North of England may get three more mayoralties in devolution agenda

New mayoralties could be created in Cumbria, North Yorkshire and East Riding of Yorkshire, the communities secretary has said, as he announced a renewed commitment to “widen and deepen” the devolution agenda.

Speaking to the Financial Times, Robert Jenrick reaffirmed the government’s “full devolution” approach, outlined in the Conservatives’ 2019 manifesto, despite concerns Boris Johnson had soured on the idea after a high-profile spat with Andy Burnham, Labour Greater Manchester mayor, over coronavirus last year.

Jenrick said there is “interest” in creating the three mayoralties, while in other more rural areas of the country county deals may be more appropriate. He told the FT: “We would like to encourage parts of the country that want to come forward to do devolution deals with us.

“We unlocked the Sheffield city region, we now have Dan Jarvis as the mayor.

“We’ve created the West Yorkshire devolution deal and have a fully elected mayor there. There are other parts of the country that are negotiating with us.”

Jenrick praised Andy Street, the Conservative West Midlands mayor, and Labour’s Andy Burnham for using their powers effectively to improve their regions, arguing that devolution is about more than handing over money from central government.

Egli ha detto: “It’s about being more innovative in the way we deliver public services and believing that there doesn’t need to be a single model for the whole country … what we want to do is work with the mayors with further measures.

“We can encourage them and work with high-performing councils to give them more power over the delivery of public services.”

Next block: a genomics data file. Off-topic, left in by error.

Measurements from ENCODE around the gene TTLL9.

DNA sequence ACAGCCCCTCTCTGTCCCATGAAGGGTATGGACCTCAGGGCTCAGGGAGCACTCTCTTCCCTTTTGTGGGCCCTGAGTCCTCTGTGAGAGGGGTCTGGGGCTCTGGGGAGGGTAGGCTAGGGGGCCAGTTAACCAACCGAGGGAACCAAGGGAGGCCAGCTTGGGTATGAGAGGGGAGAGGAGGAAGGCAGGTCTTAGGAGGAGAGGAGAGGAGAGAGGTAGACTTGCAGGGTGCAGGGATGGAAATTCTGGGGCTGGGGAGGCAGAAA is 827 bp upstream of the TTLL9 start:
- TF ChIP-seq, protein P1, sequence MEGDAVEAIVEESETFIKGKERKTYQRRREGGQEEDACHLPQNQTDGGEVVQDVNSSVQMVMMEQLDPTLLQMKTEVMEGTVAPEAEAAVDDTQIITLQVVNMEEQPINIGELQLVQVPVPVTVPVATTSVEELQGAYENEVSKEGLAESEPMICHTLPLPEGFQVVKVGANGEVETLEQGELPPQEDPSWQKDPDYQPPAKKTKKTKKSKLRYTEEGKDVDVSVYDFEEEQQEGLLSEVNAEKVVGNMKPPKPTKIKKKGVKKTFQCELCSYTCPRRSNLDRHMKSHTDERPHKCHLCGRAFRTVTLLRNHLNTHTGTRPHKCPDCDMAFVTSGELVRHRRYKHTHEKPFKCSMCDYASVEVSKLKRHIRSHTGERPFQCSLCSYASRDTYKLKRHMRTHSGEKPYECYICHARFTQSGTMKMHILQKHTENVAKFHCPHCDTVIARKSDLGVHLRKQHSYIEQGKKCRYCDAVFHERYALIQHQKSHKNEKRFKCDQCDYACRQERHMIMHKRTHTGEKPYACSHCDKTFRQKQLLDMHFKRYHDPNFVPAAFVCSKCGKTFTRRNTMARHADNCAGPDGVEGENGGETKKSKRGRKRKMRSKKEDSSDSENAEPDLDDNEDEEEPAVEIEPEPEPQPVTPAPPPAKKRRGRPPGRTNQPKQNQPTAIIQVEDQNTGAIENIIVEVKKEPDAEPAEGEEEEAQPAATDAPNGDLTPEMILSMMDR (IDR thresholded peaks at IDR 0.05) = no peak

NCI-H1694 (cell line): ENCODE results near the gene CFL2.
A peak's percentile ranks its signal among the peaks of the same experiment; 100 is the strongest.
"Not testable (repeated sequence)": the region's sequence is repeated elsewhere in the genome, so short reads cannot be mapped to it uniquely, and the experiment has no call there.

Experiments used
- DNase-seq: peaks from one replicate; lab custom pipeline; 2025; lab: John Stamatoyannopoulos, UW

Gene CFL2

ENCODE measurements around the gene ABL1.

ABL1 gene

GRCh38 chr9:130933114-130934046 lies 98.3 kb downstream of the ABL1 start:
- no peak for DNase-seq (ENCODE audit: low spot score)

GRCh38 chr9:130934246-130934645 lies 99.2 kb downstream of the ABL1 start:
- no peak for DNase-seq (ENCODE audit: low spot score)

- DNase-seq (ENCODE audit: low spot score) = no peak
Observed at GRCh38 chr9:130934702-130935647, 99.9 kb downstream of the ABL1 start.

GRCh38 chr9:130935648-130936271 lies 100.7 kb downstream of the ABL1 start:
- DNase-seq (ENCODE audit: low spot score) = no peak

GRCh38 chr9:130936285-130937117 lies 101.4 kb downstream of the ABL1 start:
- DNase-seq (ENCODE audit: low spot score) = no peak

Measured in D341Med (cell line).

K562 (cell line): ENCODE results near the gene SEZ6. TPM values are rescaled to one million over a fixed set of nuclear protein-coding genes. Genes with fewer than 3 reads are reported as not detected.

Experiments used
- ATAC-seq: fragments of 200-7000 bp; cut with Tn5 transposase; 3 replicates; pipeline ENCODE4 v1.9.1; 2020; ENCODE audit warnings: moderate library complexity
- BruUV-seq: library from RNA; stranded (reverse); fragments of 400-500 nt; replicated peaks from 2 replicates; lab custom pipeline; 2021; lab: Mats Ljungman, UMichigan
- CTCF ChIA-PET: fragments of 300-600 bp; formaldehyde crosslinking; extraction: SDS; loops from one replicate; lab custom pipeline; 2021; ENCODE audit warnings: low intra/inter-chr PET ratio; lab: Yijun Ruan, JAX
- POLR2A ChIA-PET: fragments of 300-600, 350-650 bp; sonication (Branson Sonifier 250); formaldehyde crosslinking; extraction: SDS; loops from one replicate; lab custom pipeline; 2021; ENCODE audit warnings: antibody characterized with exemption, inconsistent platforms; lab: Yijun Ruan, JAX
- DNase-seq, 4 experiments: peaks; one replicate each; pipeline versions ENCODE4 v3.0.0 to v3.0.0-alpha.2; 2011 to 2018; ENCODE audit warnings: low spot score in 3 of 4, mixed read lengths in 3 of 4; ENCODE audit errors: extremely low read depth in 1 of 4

A levelling up white paper is due for publication in the autumn, which is understood to supersede a previously promised devolution plan.

Jenrick spoke from the Ministry of Housing, Communities and Local Government’s newly established secondary headquarters in the West Midlands, opened on Friday as part of the government’s “levelling-up” agenda.

Different ministers work from the secondary headquarters once a week, Jenrick said, himself included. The government has committed to moving 22,000 jobs out of Westminster by 2030.

Born and raised in Wolverhampton, Jenrick said: “Talent is spread equally, but opportunity too often hasn’t been. And that means ensuring that you can access good-quality education, great transport and connectivity.”

The minister further indicated the government is poised to water down a radical overhaul of the planning system, after opposition by Conservative MPs in the south of England. New planning laws, part of the government’s Project Speed, were announced in the Queen’s speech with the target of modernising and simplifying the system and increasing the number of homes being planned by more than a third.

Jenrick said: “We’ve spent the best part of a year listening to members of parliament, councils, members of the public and I think we will bring forward a set of proposals which are sensible, pragmatic improvements to the current planning system, which all reasonable people will be able to get behind.”

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